In this case, though, I believe their criticisms provided some constructive and thought-provoking processes that we can all take back to our communities and discuss with fellow members contractors.
I don’t know about you, but I’m a geek for case histories. Stories about how other businesses tried and succeeded or tried and failed usually captivate me and make we want to read their whole story, instead of jumping to the end to learn the outcome. I feel that I can take back some good ideas by what someone else has experienced.
It was suggested that our afternoon panel discussion, which included manufacturers, wholesalers, and contractors talking about their web experiences, should have been limited to contractors only, since so many contractors in the audience were more focused on their experiences. I’d have to agree with that idea. It is human nature that we, as listeners, pay more attention to what a peer has to say rather than listen to advice from someone “outside of our circle.”
One of the contractors at the summit talked about how he’d like to see ideas tossed about at his ACCA chapter meetings. This idea came on the heels of a discussion involving “experimentation” and if contractors should “test drive” a new business idea for a few months to see if it works.
He said it would be beneficial for other contractors to hear about a new software program a contractor tried — whether it was a good business solution or whether it was a dud. If the software worked for one contractor, it may also work for another.
Sharing IdeasI suggest taking that idea one step further. How about going back to your peers or chapter members and telling them about any new idea you may have come up with, whether it’s a new business management software program, a new tool or piece of test equipment, a communication device, or even a training program? Sharing your successes or failures with fellow contractors can only make for stronger and better business practices.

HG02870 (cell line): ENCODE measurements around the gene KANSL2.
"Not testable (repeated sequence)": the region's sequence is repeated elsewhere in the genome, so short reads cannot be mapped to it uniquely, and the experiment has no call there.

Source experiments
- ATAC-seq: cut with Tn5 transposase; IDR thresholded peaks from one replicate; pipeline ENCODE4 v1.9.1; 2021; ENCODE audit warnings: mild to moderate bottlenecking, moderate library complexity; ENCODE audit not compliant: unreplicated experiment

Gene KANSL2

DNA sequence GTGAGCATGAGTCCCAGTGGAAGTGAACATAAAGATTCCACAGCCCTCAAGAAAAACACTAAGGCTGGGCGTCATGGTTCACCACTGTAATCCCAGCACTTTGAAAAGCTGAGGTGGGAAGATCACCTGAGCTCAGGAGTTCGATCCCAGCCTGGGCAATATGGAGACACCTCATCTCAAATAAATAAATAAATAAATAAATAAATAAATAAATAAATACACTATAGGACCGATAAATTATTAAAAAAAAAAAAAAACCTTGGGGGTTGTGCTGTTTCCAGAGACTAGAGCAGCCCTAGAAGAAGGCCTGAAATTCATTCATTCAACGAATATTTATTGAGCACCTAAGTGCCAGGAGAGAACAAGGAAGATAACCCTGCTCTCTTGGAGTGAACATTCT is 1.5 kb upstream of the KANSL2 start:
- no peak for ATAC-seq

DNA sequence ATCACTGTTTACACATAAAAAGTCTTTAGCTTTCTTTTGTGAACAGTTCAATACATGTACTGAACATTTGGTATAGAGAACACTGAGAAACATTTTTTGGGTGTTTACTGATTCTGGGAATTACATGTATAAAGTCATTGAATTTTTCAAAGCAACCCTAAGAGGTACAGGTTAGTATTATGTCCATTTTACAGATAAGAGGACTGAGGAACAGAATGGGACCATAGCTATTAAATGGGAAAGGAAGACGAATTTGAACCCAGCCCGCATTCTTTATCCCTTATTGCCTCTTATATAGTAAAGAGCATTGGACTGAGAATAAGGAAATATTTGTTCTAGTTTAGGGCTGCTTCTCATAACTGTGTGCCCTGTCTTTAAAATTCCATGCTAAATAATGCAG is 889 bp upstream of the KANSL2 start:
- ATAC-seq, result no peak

I’ll bet that most of us have a horror story or two to tell about a “traveling salesperson” who mesmerized us or our employees with the great features and benefits of a certain “business tool.” And in a moment of weakness, we may have bought the pitch and the product, only to find that it fell short of our expectations and left a hole in our operating budget.
I’d rather have a peer give me his sales pitch because I know I’d get the straight facts and the honest truth. I’m not implying that you can’t get these same things from “non-peers,” but the comfort level is higher if a similar business is experiencing the same things that I am. I don’t expect to walk into an ACCA chapter meeting and ask that all contractors in the audience heed my advice and hang on every suggestion. After all, I’ve never owned or worked at an hvacr contracting company. I think contractors get better advice from other contractors (although I can often toss in some thought-provoking ideas [Shameless Plug]).
For giving attendees suggestions on website development, I’d give very high marks to our contractor panelists: Ray Isaac, Tom Lawson, and Jeff Stewart, the last two being members of The News’ Contractor Consultant panel. Their ideas were well received and hopefully, attendees will take them back and share with other contractors in their communities.
Maybe it’s a good idea to refrain from throwing too many ideas from too many sources into one big blender. Stick to what you know and who you trust.
Besides, have you ever seen what comes out of a blender when too many different things are thrown in? Anybody who has ever pledged for a fraternity or “jock club” (like I did in high school) knows the answer to that.
Hall is business management editor. He can be reached at 248-244-6417; 248-362-0317 (fax); email@example.com.